The Prayer of the Primitive Church. 95 "Well done, good and faithful servants: enter ye into the joy of your Lord." The request is simple, specific, and full: " Grant unto thy servants that with all boldness they may speak thy word." i. That they may speak, and not be dumb. Speech is a chief gift of God, a chief prerogative of man. Where there is a living spring, it finds or makes a channel through which it may flow; and where there is a living soul, it finds or makes an avenue of egress. A soul can not be imprisoned in a body of flesh, as a spring cannot be imprisoned among the mountains. Either life, ac

cording to its nature, must have a means of outflow. On the other hand, where there is no spring, no chan nel is needed, and none is found. Among living crea tures, accordingly, where there is not a soul, there is not speech; but in that one creature who was made in the image of God into whom God breathed a living soul there is speech, the open channel for its forthgoing. Reverence human speech. It is the mark of a being who has been made, and may be re-made, a child of God. Reverence human speech, for it is a divinely formed capacity for a divinely prescribed use. Dread false speech, proud speech, impure speech, profane speech, for these are the bright weapons with which the King has accoutred us wielded against the King. High treason ! "That they may speak;" for why should they be silent who have tasted that the Lord is gracious ? Let them tell to all who are willing to listen what the Lord hath done for their souls. Let the compressed love which glows in renewed hearts find utterance in spoken praise. Bless the Lord, O my soul, and forget not all his benefits ! In another aspect it behoves all who hear to speak. Silence is sin, if your cry might prevent a neighbor from stumbling over a precipice. Silence is sin, if neighbors are treading the broad path that leadeth to destruction, and your word might lead their steps into the way of life. Silence is sin, if a believing brother is sliding back, while your loving reproof might become to him a healing balm. Silence is sin, if a believing brother is oppressed with doubts and fears, while your

96 T)ie Church in the House. lips might pour the consolations of God into his weary heart.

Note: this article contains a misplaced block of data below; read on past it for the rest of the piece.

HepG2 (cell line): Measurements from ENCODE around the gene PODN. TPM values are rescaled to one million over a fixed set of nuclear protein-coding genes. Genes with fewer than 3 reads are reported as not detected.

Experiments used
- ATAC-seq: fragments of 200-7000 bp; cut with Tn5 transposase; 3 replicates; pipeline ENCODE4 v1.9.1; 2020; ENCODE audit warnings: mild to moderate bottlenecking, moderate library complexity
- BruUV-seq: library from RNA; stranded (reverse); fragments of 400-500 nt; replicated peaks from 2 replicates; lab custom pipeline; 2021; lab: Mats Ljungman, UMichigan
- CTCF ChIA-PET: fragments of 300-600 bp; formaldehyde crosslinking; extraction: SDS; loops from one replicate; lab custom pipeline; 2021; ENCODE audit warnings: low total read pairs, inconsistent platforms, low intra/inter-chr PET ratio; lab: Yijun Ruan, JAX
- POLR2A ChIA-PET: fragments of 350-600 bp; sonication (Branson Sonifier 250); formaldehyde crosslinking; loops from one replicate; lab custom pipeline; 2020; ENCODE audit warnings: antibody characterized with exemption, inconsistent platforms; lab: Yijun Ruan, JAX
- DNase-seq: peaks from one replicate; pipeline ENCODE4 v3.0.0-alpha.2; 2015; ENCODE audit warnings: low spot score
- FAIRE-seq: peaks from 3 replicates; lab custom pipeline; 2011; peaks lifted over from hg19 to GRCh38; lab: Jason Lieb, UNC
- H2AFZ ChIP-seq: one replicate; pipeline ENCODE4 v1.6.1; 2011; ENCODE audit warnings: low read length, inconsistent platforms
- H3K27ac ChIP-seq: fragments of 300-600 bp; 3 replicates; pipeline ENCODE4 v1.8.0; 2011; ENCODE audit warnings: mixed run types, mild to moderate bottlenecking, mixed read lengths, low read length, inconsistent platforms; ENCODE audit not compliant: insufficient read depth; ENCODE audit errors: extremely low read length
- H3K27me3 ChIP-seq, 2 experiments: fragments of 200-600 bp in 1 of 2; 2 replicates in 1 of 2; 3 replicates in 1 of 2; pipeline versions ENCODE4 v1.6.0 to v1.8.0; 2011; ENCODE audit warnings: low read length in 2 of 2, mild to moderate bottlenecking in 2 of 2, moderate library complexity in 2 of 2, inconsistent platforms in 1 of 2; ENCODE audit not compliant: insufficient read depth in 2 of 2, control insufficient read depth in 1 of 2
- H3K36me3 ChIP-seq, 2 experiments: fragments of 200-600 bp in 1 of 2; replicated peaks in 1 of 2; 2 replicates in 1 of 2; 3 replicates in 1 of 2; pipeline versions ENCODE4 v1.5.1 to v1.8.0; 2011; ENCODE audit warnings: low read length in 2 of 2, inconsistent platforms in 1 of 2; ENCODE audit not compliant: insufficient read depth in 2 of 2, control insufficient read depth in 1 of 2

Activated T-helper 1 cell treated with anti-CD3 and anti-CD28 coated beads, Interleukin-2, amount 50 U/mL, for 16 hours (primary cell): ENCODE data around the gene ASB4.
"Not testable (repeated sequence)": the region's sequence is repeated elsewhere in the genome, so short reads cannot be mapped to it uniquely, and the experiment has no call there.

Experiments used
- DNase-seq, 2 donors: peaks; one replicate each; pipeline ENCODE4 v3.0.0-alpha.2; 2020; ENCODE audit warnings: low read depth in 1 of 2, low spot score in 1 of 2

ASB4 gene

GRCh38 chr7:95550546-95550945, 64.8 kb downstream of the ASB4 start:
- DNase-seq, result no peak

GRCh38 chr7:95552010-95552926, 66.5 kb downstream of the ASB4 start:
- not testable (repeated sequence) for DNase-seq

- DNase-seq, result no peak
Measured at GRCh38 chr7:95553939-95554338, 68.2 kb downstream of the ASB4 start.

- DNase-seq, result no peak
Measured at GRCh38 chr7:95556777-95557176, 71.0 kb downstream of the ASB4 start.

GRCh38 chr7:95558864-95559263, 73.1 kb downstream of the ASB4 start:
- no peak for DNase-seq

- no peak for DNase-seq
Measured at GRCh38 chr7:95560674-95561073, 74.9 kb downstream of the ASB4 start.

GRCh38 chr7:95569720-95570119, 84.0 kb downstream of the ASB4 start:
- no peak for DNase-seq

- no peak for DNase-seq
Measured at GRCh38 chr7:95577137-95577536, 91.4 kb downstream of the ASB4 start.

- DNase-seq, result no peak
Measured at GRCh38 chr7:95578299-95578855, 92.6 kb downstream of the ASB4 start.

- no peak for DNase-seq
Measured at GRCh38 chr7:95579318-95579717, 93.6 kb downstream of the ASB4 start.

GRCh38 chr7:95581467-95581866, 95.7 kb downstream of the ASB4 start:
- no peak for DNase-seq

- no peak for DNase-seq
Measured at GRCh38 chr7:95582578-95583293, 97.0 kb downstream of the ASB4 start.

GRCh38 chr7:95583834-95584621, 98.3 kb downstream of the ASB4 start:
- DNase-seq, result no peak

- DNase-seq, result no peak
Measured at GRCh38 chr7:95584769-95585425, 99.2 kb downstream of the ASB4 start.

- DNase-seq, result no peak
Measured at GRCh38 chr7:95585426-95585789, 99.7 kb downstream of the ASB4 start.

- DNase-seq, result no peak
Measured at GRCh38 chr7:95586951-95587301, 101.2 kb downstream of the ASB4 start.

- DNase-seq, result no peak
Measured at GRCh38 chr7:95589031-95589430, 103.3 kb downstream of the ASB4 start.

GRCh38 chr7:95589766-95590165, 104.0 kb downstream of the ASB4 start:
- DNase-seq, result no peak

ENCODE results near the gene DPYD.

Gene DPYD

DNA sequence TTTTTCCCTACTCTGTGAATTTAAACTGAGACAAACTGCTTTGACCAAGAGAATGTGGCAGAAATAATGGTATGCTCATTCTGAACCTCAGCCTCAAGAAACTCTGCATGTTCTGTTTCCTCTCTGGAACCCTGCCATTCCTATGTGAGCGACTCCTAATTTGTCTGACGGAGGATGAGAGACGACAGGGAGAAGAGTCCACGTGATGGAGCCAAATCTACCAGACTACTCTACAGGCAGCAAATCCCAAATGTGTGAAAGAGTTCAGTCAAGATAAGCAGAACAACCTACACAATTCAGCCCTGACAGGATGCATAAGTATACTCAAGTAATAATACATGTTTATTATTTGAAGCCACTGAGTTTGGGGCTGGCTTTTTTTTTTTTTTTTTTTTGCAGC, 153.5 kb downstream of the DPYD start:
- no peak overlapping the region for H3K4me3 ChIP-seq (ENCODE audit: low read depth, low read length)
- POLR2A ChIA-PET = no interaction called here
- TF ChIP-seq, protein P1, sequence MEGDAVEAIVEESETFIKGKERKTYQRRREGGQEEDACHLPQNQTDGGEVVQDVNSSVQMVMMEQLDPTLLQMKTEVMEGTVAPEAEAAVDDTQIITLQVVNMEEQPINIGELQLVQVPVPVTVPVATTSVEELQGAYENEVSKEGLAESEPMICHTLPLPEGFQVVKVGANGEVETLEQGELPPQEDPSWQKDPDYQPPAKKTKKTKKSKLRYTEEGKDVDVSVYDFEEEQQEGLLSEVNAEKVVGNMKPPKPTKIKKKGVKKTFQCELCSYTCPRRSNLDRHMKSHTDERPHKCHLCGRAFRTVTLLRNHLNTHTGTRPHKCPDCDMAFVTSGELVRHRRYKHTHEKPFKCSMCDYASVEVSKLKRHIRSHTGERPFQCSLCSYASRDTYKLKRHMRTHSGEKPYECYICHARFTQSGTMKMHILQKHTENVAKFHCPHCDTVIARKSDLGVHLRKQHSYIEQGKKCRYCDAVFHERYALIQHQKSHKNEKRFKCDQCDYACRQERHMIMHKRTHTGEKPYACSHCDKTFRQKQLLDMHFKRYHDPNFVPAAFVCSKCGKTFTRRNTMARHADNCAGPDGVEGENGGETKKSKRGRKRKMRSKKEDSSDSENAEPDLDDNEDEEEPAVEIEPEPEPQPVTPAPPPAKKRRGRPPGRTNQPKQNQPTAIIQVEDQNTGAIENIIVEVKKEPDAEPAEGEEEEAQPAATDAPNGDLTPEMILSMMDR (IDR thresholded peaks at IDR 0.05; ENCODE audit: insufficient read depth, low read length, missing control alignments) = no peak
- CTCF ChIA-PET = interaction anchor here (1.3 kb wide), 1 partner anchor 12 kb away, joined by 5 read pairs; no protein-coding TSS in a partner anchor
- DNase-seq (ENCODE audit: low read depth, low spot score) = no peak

The prayer points mainly to a public ministry, and yet nothing is said about sermons nothing said even about preaching: " Grant unto thy servants that they may speak." Whether the address be long or short, whether the audience be many or few, whether the style be eloquent or stammering, the pith and marrow of the whole matter is, that one man, hoping in Christ and loving his neighbor, speaks to that neighbor about Christ s redeeming love. All preaching may be re duced to this. Out of this, as the germ, all true preaching springs. If its whole mass were by some chemical process reduced to its elements, this would be found the essential residuum remaining indestructi ble after all ornaments and accessories had been melted away. I suppose Philip preached pretty fully to the anxious Ethiopian in the desert; but the Spirit in the Word performs that chemical analysis which we have imagined, and retains only that ultimate and inde structible essence of the discourse, which is small in bulk and easy of transmission Philip "preached unto him yes us." 2. The prayer of these primitive Christians is " that they may speak thy word The word of God supplies alike the authority and the material of preaching. The seed is the word: the sower need not scatter any other in his field. This alone is vital this alone will grow. 3. Their ambition is to speak the word of God " with boldness" Let no man assume too readily that he has attained this qualification of a witness. In this department, all is not gold that glitters. Beware of counterfeits in these payments, for a considerable quan tity of base coin is in circulation. To rasp like a file on other people s tender points, because you have no ten der points of your own, is not the boldness for which these disciples prayed. In that species* of courage some of the inferior creatures greatly excel us.